Three decades after the movie's release, its motif inspired the creation of an "international Laurel and Hardy appreciation society," named after the movie and created by Stan Laurel and his biographer John McCabe.
According to studio publicity releases, scenes had to be reshot frequently because director and crew would often break up in laughter over the stars' antics. The story went on to assert that Stan Laurel's expression in the scene with Charley Chase was so funny "that it completely upset the equanimity of Hardy, and it was several minutes before the latter was able to regain his composure." According to film historian Richard W. Bann (a specialist on the films produced by Hal Roach Studios), Hal Roach recalled in 1979 how often such things happened on set. "I was never upset that it was costing me money," he said. "I was upset that we couldn't use some of the funniest scenes we saw every day," the ones that were ruined by cast or crew members breaking up.
Although his characterization of Mrs. Hardy's brother is a highlight among fans, Charley Chase hated the part as being too far removed form his usual screen character. Ironically, he repeats this type of character in The Heckler (1940), one of his last, and most critically acclaimed, shorts.
During the shooting, Stan Laurel was also seeing someone else, Virginia Ruth Rogers, even though his divorce from his first wife was not yet final. Rogers even filled in as a crowd scene extra and also stood closely by during the filming of the rooftop downpour scene. As the soaking wet Laurel finished shooting, she threw a towel around him, rushed him to his dressing room, ran a hot shower, and made him a hot toddy of whiskey, lemon and sugar. She said Laurel began to cry in gratitude, noting how his wife never took any interest in his work or showed her concern for him in that way. Rogers later became his second (and fourth!) wife.
In the early 1960s, Stan Laurel told actor Chuck McCann (a Laurel & Hardy devotee and Oliver Hardy impersonator), that he found Charley Chase to be an easy-going, delightful person to work with and know, and much quieter than his screen image suggested. Laurel mentioned how during a rehearsal, he reached for what he thought was his glass of water and grabbed Chase's by mistake, finding instead a tumbler full of gin. (Chase was a known alcoholic.)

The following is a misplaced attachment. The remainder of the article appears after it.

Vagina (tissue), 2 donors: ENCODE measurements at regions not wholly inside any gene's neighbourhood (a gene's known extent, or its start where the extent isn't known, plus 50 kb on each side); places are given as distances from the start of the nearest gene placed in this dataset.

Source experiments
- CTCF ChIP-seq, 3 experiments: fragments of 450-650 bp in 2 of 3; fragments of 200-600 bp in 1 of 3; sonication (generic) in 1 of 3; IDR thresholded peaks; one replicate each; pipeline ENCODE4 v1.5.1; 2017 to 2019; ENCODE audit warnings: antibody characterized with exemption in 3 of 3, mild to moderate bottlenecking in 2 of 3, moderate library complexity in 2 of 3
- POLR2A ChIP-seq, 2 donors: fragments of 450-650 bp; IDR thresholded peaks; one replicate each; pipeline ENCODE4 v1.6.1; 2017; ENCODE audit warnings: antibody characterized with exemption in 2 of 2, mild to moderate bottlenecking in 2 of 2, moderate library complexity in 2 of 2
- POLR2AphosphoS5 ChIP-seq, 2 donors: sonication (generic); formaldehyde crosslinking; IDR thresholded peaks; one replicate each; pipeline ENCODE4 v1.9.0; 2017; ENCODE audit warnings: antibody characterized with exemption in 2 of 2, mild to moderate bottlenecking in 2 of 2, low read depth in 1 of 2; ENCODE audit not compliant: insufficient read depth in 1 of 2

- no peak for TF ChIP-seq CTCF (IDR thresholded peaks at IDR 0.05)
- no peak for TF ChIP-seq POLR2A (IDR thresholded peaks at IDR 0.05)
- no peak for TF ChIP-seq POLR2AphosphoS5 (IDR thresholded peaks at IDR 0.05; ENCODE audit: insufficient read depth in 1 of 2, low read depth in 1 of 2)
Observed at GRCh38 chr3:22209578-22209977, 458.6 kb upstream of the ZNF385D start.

The number of extras wasn't the only thing to push up the cost of shooting the parade scene. To modernize the available backlot sets to look more like contemporary Chicago, $25,000 was spent on refurbishing three blocks of the studio's "New York street." Four crews built new buildings and store fronts over the course of nine days. The job went $10,000 over budget after set decorations, asphalt repaving and lighting were added.
The film's comic take on marital discord mirrored the far more serious and stressful domestic problems that Laurel & Hardy were experiencing at the time. Bill Seiter was also in the process of splitting from his first wife, actress Laura La Plante. Charley Chase also had numerous difficulties at home because of his drinking.
Hal Roach said in later years that William A. Seiter had more control than any of Laurel & Hardy's other directors. He described Seiter as "genial, competent, and the kind of director who had a good sense of building the story while also focusing hard on characterization."
At the time of filming, Oliver Hardy was estranged from his wife Myrtle (with whom he reconciled, briefly) and rumoured to be seeing Lillian DeBorba, mother of child actress Dorothy DeBorba. Lillian was drafted into being an extra to fill a seat in the movie theater scene and was seated in front of Mae Busch and Dorothy Christy (who play Hardy's and Laurel's wives).
According to the pressbook for the film and a Hollywood Reporter news item, extras in the newsreel footage of the convention parade included members of the Glendale post of the American Legion, the Hollywood American Legion, and the Santa Monica Elks Lodge.
In the original script, the parade scene was to have included an extended sequence of the boys causing mayhem as they participate in - and subsequently ruin- a bicycle procession. The scene was not used in the movie.
This film was first telecast in New York City Sunday 26 September 1948 on WPIX (Channel 11), as part of their newly acquired series of three dozen Hal Roach feature film productions, originally theatrically released between 1931 and 1943, and now being syndicated for television broadcast by Regal Television Pictures. Its earliest documented telecast in Los Angeles took place Tuesday 12 June 1949 on KTLA (Channel 5).
Among the stories planted by studio publicists was one stating that during production, cast and crew formed their own "Sons of the Desert" fraternal order, electing Stan Laurel "High Factotum" and Oliver Hardy "Good Knight." Bill Seiter, according to the story, was named "Sergeant Without Arms."
The music under the opening credits also underscores the MGM film "Faithless" made a year earlier. This would make sense. Producer Hal Roach released through Metro, so the "Sons" music appears to be a simple lift.